10 of the Best Historic Sites in Herefordshire | Historical Landmarks | History Hit

10 of the Best Historic Sites in Herefordshire

Discover cidermaking history and timber frame architecture at Herefordshire's best historic sites

From the Museum of Cider in Hereford to the imposing medieval ruins of Goodrich Castle and the prehistoric burial chamber of Arthur’s Stone, Herefordshire is home to some remarkable historic attractions.

Meanwhile Offa’s Dyke and the Black and White Villages trail provide alternative ways of exploring this patch of the Welsh Marches.

Here are 10 of the best historic sites in Herefordshire.

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1. British Camp

British Camp is an Iron Age hillfort at the peak of Herefordshire Beacon, with expansive views over the surrounding countryside. Four phases of prehistoric building have been identified at British Camp, which situate construction of the hillfort at different points in the 1st millennium BC. Its distinctive pattern of earthworks have led to the structure being associated with a layered wedding cake.

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2. Goodrich Castle

Goodrich Castle in Herefordshire is one of the most picturesque medieval ruins in the UK. Standing at the peak of a scenic woodland hilltop, this Norman fortification has attracted tourists to view its ethereal remains since the 18th century.

Today Goodrich Castle is managed by English Heritage and is open to visitors. Its imposing ruins may be explored including the picturesque 13th century chapel and the infamous ‘Roaring Meg’ mortar, which was moved to the site by Herefordshire Council and may be found in the courtyard.

If you travelled back in time to the Medieval period this very second, do you think you would survive? The short answer is probably not. If you weren’t wearing a hat, wore glasses on the street, or even laced your corset in the wrong way, things would go south for you very quickly. Luckily, this week Matt is joined by Toni Mount, author of the book ‘How to Survive in Medieval England’ who provides an insight on what it would take to avoid beatings, homelessness, and hunger in Medieval times.

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3. Hereford Cathedral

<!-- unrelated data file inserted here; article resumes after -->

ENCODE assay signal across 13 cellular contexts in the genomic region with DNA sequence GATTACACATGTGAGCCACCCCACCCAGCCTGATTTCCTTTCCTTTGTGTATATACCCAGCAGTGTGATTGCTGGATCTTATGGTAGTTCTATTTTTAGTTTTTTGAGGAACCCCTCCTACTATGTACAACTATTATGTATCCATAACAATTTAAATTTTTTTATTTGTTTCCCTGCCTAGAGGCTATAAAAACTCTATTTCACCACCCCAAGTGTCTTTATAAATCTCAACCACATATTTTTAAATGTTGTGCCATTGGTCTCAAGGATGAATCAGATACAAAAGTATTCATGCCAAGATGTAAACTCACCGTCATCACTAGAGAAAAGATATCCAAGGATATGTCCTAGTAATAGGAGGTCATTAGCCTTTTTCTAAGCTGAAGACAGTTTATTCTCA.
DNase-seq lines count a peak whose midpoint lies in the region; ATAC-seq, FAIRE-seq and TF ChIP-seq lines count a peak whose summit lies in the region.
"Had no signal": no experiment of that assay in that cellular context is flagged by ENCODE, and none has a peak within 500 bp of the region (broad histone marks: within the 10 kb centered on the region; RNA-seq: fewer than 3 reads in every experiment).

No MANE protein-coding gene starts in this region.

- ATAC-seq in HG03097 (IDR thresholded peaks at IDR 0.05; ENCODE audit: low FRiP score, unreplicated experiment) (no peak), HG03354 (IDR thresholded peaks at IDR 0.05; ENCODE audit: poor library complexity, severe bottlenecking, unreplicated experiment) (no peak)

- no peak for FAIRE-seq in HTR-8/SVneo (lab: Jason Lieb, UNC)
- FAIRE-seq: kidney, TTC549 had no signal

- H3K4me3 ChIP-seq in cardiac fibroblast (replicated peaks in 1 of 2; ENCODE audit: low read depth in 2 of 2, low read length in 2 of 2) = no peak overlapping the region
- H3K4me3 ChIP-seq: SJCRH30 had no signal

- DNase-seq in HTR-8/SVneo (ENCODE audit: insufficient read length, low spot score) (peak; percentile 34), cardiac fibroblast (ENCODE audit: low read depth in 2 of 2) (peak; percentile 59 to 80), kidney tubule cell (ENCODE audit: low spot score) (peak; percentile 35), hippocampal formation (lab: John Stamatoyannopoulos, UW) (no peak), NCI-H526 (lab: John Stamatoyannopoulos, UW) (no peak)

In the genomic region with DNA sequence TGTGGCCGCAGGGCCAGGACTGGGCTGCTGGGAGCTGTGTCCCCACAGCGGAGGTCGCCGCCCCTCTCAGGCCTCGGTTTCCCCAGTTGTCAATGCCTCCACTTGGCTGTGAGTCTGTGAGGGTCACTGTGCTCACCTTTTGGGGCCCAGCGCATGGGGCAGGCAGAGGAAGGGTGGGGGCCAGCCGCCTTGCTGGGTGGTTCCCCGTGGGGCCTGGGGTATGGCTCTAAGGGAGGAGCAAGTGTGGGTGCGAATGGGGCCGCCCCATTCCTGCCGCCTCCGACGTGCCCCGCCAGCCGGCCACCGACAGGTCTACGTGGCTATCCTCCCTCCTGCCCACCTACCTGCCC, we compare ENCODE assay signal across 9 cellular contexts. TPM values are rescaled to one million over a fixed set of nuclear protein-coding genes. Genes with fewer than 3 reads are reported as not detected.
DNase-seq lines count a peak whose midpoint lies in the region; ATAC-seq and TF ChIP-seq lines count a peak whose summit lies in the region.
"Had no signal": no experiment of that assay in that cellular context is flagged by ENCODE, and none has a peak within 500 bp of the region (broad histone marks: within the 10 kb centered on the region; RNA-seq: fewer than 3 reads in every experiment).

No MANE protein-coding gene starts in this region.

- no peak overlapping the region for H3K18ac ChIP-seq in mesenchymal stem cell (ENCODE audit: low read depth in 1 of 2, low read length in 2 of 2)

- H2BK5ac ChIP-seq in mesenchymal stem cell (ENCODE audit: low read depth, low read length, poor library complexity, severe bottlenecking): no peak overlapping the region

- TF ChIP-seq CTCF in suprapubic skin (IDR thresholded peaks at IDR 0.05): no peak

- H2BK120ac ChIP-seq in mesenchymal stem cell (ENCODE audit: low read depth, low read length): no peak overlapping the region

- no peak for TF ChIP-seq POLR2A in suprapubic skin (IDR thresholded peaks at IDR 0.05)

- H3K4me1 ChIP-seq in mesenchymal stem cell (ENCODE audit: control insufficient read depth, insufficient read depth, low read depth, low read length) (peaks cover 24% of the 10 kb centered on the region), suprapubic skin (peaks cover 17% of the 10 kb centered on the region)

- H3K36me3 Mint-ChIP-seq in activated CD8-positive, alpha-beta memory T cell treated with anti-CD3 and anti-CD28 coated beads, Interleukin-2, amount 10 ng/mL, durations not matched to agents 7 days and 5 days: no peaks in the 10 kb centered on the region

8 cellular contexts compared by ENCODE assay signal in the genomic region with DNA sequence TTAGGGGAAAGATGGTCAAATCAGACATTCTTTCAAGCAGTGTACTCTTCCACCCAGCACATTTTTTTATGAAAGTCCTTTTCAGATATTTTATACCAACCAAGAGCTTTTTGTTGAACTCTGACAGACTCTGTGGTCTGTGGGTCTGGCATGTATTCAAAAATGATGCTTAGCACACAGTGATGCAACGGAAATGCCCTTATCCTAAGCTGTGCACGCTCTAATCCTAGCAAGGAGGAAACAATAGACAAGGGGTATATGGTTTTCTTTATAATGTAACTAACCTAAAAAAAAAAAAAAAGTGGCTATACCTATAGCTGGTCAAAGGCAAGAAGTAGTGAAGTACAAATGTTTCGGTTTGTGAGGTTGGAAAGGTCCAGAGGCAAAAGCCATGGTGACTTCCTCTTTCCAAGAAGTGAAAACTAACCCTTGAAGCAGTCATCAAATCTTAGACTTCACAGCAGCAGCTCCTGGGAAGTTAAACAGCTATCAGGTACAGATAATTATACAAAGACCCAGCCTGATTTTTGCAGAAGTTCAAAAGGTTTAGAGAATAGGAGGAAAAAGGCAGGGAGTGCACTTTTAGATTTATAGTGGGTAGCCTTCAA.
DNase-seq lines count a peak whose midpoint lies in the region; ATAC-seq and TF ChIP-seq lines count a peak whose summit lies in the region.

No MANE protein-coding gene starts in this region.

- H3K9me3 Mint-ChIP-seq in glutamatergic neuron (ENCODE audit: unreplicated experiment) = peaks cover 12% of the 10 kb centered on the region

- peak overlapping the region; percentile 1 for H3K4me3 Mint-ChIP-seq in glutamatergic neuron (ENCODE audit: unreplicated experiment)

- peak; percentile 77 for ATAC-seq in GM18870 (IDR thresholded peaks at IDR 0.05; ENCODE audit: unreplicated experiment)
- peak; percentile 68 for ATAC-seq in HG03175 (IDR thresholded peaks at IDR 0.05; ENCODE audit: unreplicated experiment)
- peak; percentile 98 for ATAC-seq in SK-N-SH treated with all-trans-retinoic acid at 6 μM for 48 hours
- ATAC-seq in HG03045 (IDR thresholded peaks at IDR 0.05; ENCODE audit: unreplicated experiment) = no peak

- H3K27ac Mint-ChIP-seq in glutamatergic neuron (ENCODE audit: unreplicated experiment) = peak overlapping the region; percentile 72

Hereford Cathedral is a Grade I listed medieval structure with architectural elements that date from the Norman and Gothic periods.

An impressive exhibition dedicated to Mappa Mundi is situated within Hereford Cathedral. Constructed on a single sheet of vellum, the Hereford Mappa Mundi was made around the year 1300 and shows Christian Europe as it was understood in this period of the Middle Ages.

Image Credit: UKgeofan at English Wikipedia / CC

4. Arthur’s Stone

Arthur’s Stone is a mysterious burial chamber in Herefordshire. Though once covered by an earthen mound, the 5,000 year old tomb is constituted from nine upright stones forming a chamber with an enormous, 25 tonne capstone.

Today Arthur’s Stone is protected by English Heritage, and is set on a grassy area off Arthur’s Stone Lane. Its curious structure provides an intriguing visit, with the huge capstone now cracked in half and partly collapsed.

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5. Berrington Hall

Berrington Hall is a National Trust property in Herefordshire. Berrington Hall is a Grade I listed building. It was supposed to be a comfortable family home, but under the aegis of Henry Holland it transformed into a Neo-classical masterpiece.

The country house is home to the Elmar Digby furniture collection, and it also features the last landscape design of Capability Brown.

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6. Black and White Villages

In north-west Herefordshire, folded within the wooded Arrow and Lugg river valleys are the Black and White villages – the name given to a handful of historic settlements containing buildings sharing a distinctive timber-frame construction.

From the market town of Leominster to the 15th century house, the Throne, in Weobley. Nearby are the castles Hampton Court, Croft and Wigmore and the 18th century Berrington Hall.

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7. Brockhampton

Brockhampton is a historic estate in the Herefordshire hills, in use since the early Middle Ages. A ruined Norman chapel is one of the notable features of Brockhampton, little of which has changed in hundreds of years.

The building is a surviving medieval manorial complex and each room of Brockhampton is organised around a different time period.

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8. Museum of Cider

At Hereford’s Museum of Cider, visitors can explore a collection of cider mills, presses, bottles, photographs and memorabilia related to the history of cider making. Located within Bulmer’s original 1888 factory, the Museum of Cider is dedicated to the story, traditions and local social history of cidermaking in Britain.

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9. Offa’s Dyke

Offa’s Dyke is a large earthwork named after Offa, king of Mercia between 757 and 796 AD, traditionally regarded to have ordered its construction. Lying on the western side of Offa’s Dyke is the Herefordshire town of Kington.

Construction of what is known as Offa’s Dyke may have begun much earlier than the reign of King Offa. The linear earthwork, which more or less follows the border between modern England and Wales, may have been under construction during the sub-Roman period.

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10. Croft Castle and Parkland

Croft Castle is a 17th century building surrounded by 1,500 acres of park and farmland, 5 miles from the Herefordshire town of Leominster. Within the estate are thousand year old gnarled trees, while for centuries the castle has been home to the influential Croft family.